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As doctors of optometry, we believe that proper eye health (I include vision as part of eye health) is essential to maximizing one’s quality of life. In fact, we are also aware that eye health examinations can additionally lead to better quantity of life because we know that an eye examination can lead to the discovery of conditions such as tumors and chronic disease.
Put this way, the argument for eye healthcare as being innate to the concept of social responsibility becomes quite clear.
Going a bit further, it can be surmised that proper eye healthcare-and healthcare in general-is innate to the concept of fiscal responsibility as well. Fewer sick people means fewer people requiring at times costly measures in order to be made well again (or just to be made less sick).
This statement may seem cold, but the cost of caring for the sick is one that comes into play with every state’s budget every year.
Medicaid in Kentucky
With this in mind, I am happy and relieved for the hundreds of thousands of Kentuckians relying on Medicaid for whom vision care has been restored. Public response to earlier plans this summer to cut these essential health benefits was a motivating factor in this reversal of decision, and optometry, both in Kentucky and on the national level, was a significant part of this outcry.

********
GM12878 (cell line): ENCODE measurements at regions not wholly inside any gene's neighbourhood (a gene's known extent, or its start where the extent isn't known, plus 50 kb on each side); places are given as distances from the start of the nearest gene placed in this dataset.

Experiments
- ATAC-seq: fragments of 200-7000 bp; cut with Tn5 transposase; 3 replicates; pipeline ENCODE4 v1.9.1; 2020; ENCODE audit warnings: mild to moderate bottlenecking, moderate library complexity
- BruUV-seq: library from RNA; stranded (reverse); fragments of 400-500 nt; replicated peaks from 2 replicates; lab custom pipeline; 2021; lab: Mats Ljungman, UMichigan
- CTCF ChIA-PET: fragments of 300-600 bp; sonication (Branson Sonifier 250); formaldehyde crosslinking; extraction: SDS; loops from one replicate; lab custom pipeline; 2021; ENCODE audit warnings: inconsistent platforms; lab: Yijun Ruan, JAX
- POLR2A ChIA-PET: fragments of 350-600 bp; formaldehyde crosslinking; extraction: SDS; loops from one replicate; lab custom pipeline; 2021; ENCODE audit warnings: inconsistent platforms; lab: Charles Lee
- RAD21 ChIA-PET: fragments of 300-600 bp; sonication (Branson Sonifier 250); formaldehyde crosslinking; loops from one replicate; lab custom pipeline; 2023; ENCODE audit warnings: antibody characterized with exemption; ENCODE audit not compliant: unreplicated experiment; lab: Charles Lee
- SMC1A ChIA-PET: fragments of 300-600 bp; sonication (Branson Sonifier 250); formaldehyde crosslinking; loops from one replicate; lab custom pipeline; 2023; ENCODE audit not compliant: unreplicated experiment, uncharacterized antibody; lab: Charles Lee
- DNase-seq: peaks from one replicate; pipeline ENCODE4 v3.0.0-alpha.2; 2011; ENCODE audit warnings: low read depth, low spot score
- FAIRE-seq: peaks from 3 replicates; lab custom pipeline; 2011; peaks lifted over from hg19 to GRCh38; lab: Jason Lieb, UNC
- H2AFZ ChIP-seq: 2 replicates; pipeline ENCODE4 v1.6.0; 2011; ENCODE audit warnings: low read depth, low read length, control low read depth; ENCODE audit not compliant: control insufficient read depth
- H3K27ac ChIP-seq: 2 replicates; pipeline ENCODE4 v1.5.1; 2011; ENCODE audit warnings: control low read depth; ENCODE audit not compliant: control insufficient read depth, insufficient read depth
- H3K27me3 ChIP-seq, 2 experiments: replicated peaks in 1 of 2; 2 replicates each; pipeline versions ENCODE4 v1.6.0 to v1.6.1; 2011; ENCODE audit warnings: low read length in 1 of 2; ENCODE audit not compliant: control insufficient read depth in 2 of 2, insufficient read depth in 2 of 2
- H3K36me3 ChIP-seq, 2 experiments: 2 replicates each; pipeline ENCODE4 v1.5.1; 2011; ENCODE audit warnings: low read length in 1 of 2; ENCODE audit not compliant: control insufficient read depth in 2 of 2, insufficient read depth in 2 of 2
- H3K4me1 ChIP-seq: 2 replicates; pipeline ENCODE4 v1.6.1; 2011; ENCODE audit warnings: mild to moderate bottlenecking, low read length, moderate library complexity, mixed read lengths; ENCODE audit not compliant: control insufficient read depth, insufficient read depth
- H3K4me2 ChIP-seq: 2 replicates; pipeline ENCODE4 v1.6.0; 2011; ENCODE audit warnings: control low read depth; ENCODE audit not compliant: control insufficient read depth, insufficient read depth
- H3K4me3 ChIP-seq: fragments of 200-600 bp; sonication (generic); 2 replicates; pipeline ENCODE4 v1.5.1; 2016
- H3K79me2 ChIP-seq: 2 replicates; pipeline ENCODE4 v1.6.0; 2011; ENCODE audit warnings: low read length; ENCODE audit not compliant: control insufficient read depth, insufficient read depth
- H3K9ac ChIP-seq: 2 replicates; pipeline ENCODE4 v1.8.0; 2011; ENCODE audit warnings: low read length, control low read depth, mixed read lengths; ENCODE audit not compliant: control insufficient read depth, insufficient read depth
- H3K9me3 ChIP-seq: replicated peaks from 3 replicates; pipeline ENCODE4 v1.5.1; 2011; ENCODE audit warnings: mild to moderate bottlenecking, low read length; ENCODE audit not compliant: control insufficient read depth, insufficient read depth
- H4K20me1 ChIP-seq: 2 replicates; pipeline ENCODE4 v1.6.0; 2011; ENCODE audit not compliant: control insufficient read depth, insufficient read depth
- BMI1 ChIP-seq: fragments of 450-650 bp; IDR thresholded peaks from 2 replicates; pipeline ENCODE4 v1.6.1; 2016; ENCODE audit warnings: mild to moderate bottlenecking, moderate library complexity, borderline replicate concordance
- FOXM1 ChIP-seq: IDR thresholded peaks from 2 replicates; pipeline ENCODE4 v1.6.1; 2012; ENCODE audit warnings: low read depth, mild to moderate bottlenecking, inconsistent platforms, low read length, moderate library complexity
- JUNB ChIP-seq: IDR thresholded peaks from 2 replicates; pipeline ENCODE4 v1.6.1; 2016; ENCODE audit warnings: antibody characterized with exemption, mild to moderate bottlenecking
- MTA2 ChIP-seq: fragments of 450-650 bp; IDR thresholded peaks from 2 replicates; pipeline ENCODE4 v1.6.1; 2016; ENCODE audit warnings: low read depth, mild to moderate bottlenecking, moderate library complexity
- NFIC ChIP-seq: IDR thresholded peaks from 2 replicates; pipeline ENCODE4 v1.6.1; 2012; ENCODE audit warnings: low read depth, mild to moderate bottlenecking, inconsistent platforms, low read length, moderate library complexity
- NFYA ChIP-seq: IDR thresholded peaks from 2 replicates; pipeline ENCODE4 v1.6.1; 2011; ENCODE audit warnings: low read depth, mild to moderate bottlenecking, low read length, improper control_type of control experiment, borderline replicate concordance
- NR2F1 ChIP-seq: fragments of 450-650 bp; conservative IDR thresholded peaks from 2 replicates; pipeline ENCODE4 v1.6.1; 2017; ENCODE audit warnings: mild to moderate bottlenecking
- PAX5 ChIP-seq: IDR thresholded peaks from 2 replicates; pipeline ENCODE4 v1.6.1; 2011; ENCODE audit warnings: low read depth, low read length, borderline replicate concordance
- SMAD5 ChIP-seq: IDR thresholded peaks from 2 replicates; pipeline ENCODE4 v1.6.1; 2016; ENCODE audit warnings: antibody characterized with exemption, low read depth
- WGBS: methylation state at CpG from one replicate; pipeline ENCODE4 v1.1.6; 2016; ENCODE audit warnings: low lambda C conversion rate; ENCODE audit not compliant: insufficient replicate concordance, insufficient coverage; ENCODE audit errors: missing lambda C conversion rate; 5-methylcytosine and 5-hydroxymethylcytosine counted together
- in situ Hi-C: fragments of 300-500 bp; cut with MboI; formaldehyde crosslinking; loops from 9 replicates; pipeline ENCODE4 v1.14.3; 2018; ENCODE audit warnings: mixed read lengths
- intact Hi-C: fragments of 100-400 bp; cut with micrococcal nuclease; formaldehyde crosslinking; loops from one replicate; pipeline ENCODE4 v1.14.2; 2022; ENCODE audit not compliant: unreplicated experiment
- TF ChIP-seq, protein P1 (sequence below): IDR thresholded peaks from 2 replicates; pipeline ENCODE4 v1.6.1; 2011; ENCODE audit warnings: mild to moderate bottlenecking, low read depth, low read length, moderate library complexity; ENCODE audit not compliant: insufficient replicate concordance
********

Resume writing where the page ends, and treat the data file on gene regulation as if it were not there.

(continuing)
As stewards of eye health (again, I include vision as part of eye health), doctors of optometry have an obligation to do what we can to help ensure that this intrinsic attribute of welfare remains available. It goes along with caring for our patients, and it is in our oath to do so.
OD as lobbyist
I am no policy maker, nor is it my intent to be one. However, like all ODs, I am a lobbyist of sorts. I lobby (through my practice of and advocacy for optometry) for the betterment of those for whom we are charged with caring. Human welfare gets caught in the crossfire of policy decision-making all the time, and the recent events in Kentucky hit close to home.
Access to eye care is something worth defending-no matter what.